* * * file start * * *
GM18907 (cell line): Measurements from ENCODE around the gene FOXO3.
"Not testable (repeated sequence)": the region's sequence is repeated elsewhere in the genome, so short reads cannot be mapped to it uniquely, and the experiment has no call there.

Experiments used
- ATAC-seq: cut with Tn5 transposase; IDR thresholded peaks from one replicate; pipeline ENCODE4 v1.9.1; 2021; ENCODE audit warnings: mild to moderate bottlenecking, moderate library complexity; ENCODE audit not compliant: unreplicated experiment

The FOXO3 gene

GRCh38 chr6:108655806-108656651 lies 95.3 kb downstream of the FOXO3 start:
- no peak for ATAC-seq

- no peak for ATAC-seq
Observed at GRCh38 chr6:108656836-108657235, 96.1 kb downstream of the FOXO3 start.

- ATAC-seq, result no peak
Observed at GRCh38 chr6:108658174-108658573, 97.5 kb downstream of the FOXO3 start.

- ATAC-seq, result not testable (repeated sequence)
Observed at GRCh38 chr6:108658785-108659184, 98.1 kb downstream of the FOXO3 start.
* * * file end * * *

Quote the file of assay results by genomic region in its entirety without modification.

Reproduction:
GM18907 (cell line): Measurements from ENCODE around the gene FOXO3.
"Not testable (repeated sequence)": the region's sequence is repeated elsewhere in the genome, so short reads cannot be mapped to it uniquely, and the experiment has no call there.

Experiments used
- ATAC-seq: cut with Tn5 transposase; IDR thresholded peaks from one replicate; pipeline ENCODE4 v1.9.1; 2021; ENCODE audit warnings: mild to moderate bottlenecking, moderate library complexity; ENCODE audit not compliant: unreplicated experiment

The FOXO3 gene

GRCh38 chr6:108655806-108656651 lies 95.3 kb downstream of the FOXO3 start:
- no peak for ATAC-seq

- no peak for ATAC-seq
Observed at GRCh38 chr6:108656836-108657235, 96.1 kb downstream of the FOXO3 start.

- ATAC-seq, result no peak
Observed at GRCh38 chr6:108658174-108658573, 97.5 kb downstream of the FOXO3 start.

- ATAC-seq, result not testable (repeated sequence)
Observed at GRCh38 chr6:108658785-108659184, 98.1 kb downstream of the FOXO3 start.